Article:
A Guide to Generating Logo Design Ideas
What makes a great logo
When it comes to logo design I personally believe there are no rules. As Paul Rand once said, “a logos primary goal is to identify… to say who the company is, and that’s its only function”.
Although rules don’t exist, there are a number of proven guidelines that can be learned from the great graphic designers of the past. This is because we can see which designs are still working today after 50-60 years of use.
Looking at the designs that have stood the test of time, we can see principles that apply to all of them. They are…
Lets take a closer look at what each of these mean…
Logos that have stood the test of time are those that are simple – just look the logos for Nike, Apple, IBM and McDonalds for proof of this.
We’ve also seen that designs that were complex at the start of the business have been simplified over time to increase recognition. Starbucks is a great example.
“A design that is complex, fussy, or obscure harbours a self-destructive mechanism. No amount of literal illustration will do what most people imagine it will do. This will only make identification more difficult and the “message” more obscure.”
A logo is likely to be used on everything a business does, therefore, you want people to recognised and remember it.
Memorability is achieved through simplicity, as people remember simple shapes faster.
Colour also plays a vital role in the recognition of an identity too. This is proven in an experiment by Brazilian graphic designer Paula Rupolo, who swapped the colour schemes of competing brands.
“Colours are the first thing you notice in a logo, what gets fastest to our brains,” she says. “Then you read a logo’s shape, icons, or typography.”
To be memorable, the logo and supporting brand identity also needs to differentiate from it’s competitors, so make sure to do your research. It’s a valuable exercise to keep a visual record of the competitor’s logos and identities to reference your designs against at a later date.
A logo should be appropriate for the business and its intended audience.
For example, if you aim to target children you might use a bouncy and bold typeface, whilst this same style wouldn’t be appropriate for a corporate law firm.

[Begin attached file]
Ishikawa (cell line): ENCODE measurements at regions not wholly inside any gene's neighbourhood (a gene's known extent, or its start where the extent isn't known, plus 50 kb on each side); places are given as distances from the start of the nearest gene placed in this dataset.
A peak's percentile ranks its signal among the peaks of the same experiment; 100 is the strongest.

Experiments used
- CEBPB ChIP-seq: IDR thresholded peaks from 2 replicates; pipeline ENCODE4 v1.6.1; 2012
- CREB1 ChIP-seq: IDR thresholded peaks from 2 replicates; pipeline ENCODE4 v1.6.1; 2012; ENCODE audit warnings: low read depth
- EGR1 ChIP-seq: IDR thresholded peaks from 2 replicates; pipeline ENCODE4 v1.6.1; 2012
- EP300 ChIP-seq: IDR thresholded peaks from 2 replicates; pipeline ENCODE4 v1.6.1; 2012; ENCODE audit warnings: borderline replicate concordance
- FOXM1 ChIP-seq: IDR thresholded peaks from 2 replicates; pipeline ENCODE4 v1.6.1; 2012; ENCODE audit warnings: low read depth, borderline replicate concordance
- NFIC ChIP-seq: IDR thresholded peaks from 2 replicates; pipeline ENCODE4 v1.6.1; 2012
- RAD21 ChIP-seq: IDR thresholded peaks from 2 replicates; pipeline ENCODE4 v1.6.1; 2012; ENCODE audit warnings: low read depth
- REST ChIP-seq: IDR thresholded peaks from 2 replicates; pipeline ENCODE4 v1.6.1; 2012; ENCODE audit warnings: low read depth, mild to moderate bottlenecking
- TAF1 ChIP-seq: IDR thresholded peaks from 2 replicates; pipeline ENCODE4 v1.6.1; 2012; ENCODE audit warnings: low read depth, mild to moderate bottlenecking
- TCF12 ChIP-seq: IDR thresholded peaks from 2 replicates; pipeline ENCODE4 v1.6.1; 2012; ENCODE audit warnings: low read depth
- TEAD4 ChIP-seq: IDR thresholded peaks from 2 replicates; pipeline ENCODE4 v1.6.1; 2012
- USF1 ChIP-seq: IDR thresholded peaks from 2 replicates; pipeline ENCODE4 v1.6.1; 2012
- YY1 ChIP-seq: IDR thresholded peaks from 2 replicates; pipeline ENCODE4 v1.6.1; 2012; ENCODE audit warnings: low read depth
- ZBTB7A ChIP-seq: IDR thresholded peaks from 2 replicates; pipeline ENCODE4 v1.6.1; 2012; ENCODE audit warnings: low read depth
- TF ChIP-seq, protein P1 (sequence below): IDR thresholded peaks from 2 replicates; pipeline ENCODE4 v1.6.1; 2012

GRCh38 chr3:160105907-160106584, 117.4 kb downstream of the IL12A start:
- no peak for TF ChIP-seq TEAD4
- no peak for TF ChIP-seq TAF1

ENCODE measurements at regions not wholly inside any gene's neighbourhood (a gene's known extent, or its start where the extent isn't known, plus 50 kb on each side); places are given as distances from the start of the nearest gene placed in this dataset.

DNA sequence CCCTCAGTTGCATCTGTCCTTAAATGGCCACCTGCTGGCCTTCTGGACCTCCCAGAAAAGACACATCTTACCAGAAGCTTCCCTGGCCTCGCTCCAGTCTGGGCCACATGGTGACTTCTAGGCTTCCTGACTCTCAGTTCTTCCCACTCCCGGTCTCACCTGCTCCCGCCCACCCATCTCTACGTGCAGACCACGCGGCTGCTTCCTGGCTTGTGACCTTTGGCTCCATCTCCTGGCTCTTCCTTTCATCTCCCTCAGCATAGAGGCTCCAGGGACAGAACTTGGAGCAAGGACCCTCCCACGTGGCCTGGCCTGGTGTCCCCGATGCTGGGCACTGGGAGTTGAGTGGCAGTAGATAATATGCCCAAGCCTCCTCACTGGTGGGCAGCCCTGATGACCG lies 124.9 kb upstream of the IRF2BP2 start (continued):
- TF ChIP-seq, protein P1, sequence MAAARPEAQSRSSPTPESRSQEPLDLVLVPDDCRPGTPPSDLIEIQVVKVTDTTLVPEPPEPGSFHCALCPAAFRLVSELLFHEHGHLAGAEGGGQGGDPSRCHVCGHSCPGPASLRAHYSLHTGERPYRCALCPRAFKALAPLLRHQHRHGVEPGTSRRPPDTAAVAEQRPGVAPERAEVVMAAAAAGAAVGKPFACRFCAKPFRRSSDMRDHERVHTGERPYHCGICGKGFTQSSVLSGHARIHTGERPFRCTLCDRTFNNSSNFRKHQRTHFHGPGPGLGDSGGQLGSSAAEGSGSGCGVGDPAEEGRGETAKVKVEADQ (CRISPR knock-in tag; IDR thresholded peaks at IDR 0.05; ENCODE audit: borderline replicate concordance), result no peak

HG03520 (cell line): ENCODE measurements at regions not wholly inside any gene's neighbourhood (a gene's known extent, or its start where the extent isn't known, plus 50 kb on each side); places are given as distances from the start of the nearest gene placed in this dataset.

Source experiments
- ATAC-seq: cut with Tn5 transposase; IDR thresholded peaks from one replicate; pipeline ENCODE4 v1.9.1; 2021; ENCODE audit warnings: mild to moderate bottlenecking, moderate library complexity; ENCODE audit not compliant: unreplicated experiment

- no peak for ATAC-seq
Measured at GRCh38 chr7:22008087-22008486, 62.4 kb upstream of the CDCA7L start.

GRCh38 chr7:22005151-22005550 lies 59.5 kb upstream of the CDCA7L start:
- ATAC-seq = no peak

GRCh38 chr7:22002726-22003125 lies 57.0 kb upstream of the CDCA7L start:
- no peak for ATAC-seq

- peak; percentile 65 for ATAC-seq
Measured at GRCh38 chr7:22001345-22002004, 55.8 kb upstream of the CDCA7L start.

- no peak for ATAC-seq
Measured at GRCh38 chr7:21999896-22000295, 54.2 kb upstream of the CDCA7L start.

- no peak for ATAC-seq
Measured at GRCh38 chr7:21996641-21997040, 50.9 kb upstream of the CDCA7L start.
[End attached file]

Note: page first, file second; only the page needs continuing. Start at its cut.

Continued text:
A logo will be used on anything from a button to a building. That means that the logo you design will need to work just as effectively at 10 millimetres as it does at 10 meters.
The logo will also need to work in a range of scenarios, including different background colours. This means the logo will need to work just as effectively in single colour (both black and white) as it does in full colour.
The logo will also ideally allow for different layouts and configurations to ensure the logo will look its best, no matter where it’s used.
Because of this, when working on ideas consider how the design might work at different sizes. If the design becomes illegible at smaller sizes, see what you can do to simplify and refine the design further.
An effective logo should stand the test of time.
Avoid using trends. They might look great today, but they date quickly. David Airey, author of Logo Design Love makes a good point in his comment below:
“Leave trends to the fashion industry – Trends come and go, and when you’re talking about changing a pair of jeans, or buying a new dress, that’s fine, but where your brand identity is concerned, longevity is key. Don’t follow the pack. Stand out.”
So now we know what makes a great logo, lets take a look at how we can use that knowledge to start developing logo ideas…
Have a clear direction
It’s hard to come up with ideas without a clear roadmap of where you’re heading, so before coming up with any ideas it’s essential you’ve created a logo design brief to clearly understand the business, competition and audience.
Discover the right aesthetic…
When I first started out designing logos I focussed on coming up with clever ideas – the more clever they were the better… I thought I was being smart, but actually I realise now that it wasn’t the best approach.
I’ve learned that as part of the design process you need to ‘discover’ the solution that’s most relevant for that business… Something that has the right ‘feel’, and the right aesthetic for such a business.
A useful thought exercise
I was lucky enough a few years back to spend time with Myles Newlyn, the designer behind logos for companies including Sky, EE and Unilever to name just a few.
He taught me a thought exercise that he carries out before working on any logos, and I found it immensely valuable, so wanted to share this with you too…
Imagine a leaflet coming through your door from the business you’re creating the logo for. How does it look? How does it feel? What’s the weight of paper and finish? Paint a picture in your mind of what you would expect.
What you picture will be drawn from your personal experiences. Where you travel, what films and tv you watch, what you read and where you eat will all contribute to a mental toolbox of aesthetics and visual associations that you can draw from, so be sure to experience the wonders of life!
From time to time I find it helpful to start building a mood board to give myself a little more clarity, and to also have something to reference when working on my logo ideas.
Creating a mood board
To create a mood board, pull together images that have the right ‘feel’ for the company, then paste them all into a large PSD (or PowerPoint or keynote document, whatever is easiest for you).
Pull together fonts, designs, images. Any kind of imagery that has the appropriate aesthetic.
Look in books, magazines, Google, Pinterest, Behance, Dribbble etc…
Don’t worry about ideas at this point. Focus only on what has the appropriate look and feel, and what “feels” right.
By now you should have some clarity on the direction you want to take the design. But now we need to discover the perfect solution!
Some designers will jump directly onto a computer. But I want to encourage you to work through the idea generation process on paper.
Aaron Draplin explains why perfectly in this quote: